Originally published in 2017 – still valuable today.
It’s doubtful anyone could have predicted what an impact the 2007 declaration of “International Ear Care Day” would eventually have on global hearing health care. This health awareness day was introduced at the First International Conference on Prevention and Rehabilitation of Hearing Impairment held in Beijing, China, which was well attended by audiologists, otolaryngologists, deaf educators, and social workers. It was proposed to be a day to raise awareness and promote hearing care, and was received as a “nice” resolution and demonstration of solidarity among hearing health care advocates from Southeast Asia. And with the intention of offering a memorable mnemonic device, the conference organizers cleverly chose March 3 (i.e., 3-3) as the annual date because of the resemblance of the numbers “3-3” to a pair of ears! Four years later, the newly appointed Technical Director of the Prevention of Deafness and Blindness Program of the World Health Organization (WHO), Shelly Chadha, PhD, saw an immense lack of hearing
Four years later, the newly appointed Technical Director of the Prevention of Deafness and Blindness Program of the World Health Organization (WHO), Shelly Chadha, PhD, saw an immense lack of hearing health care awareness among policymakers at a global level, and sought ways for WHO to gather data and promote a large-scale message. With the aim to provide a consistent international message about hearing health, WHO launched the International Ear Care Day in 2014. This eventually became World Hearing Day in 2016, which is still observed on March 3. Since 2014, the annual themes have included the following:
- 2014: Ear care can avoid hearing loss.
- 2015: Make listening safe.
- 2016: Childhood hearing loss: act now, here is how!
- 2017: Action for hearing loss: make a sound investment.
Admittedly, some countries may already have a designated time to promote and advocate for audiology and/or hearing care (e.g., October is National Audiology Awareness Month–American Academy of Audiology; National Speech and Hearing Month in May–American Speech-Language-Hearing Association, etc). But there is that extraordinary impact when a message resonates across geographic bounds, and when the entire world unifies for a day or an entire week to promote the importance of hearing.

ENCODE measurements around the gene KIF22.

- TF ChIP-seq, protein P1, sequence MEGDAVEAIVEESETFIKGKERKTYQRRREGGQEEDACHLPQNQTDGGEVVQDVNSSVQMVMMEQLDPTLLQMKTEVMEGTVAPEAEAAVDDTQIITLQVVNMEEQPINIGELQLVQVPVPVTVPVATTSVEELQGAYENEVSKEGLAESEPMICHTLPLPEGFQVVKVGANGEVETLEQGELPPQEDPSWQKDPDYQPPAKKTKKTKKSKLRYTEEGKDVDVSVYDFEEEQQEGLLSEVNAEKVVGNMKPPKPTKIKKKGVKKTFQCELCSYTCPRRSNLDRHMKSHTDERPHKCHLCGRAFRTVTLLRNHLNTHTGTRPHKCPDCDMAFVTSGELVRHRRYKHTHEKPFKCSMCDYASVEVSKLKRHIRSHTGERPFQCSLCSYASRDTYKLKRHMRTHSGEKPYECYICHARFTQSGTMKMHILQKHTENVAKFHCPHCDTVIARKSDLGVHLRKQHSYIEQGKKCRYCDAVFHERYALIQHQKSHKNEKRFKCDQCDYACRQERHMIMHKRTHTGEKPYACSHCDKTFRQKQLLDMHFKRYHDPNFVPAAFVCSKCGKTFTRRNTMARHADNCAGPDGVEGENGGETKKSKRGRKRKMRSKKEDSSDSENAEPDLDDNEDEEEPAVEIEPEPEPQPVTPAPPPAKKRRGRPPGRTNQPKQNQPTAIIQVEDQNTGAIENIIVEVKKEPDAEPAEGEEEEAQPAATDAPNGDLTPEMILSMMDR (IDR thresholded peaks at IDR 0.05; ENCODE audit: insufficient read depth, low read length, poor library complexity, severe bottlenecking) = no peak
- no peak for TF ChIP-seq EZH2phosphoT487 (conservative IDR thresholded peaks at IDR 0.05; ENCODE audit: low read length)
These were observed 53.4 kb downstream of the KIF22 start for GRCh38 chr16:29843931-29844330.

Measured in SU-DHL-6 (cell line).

WHO has prepared the media platform for World Hearing Day and published engaging materials that can be shared to promote hearing health. Some examples of how World Hearing Day has been recognized by our colleagues worldwide (to name a few) include:
- Nationwide hearing screening launch via smartphones (South Africa)
- The Centre for Disability in Development and 24 partner organizations displayed WHO posters in public places (Bangladesh)
- Awareness and prevention talks and hearing tests (Guatemala)
- “Ear Walk” fundraising event (Kenya)
- Minister of Health produced and disseminated WHO awareness materials about the dangers of loud sounds (Oman)
- Awareness seminars and TV programs (Pakistan)
- Museum tours for hard of hearing people and multidisciplinary day of advocacy in government offices (Germany)
- Painting competition on ear and hearing care for children (Iran)
- Publication of WHO materials in a national magazine (Nepal)
How did you recognize World Hearing Day? I hope you joined colleagues worldwide to have your voice heard. Share your awareness activity with WHO’s Prevention of Deafness Program, and be a part of the worldwide choir singing one song!
Dr. Clark is the clinical associate professor at the University of Texas at Dallas’s School of Brain and Behavioral Sciences, and research scholar at the University of the Witwatersrand in Johannesburg, South Africa.
Originally published as an editorial
The Hearing Journal
Issue: Volume 70(3), March 2017, p 6
Copyright: Copyright © 2017 Wolters Kluwer Health, Inc. All rights reserved.
Publication Type: [Editorial]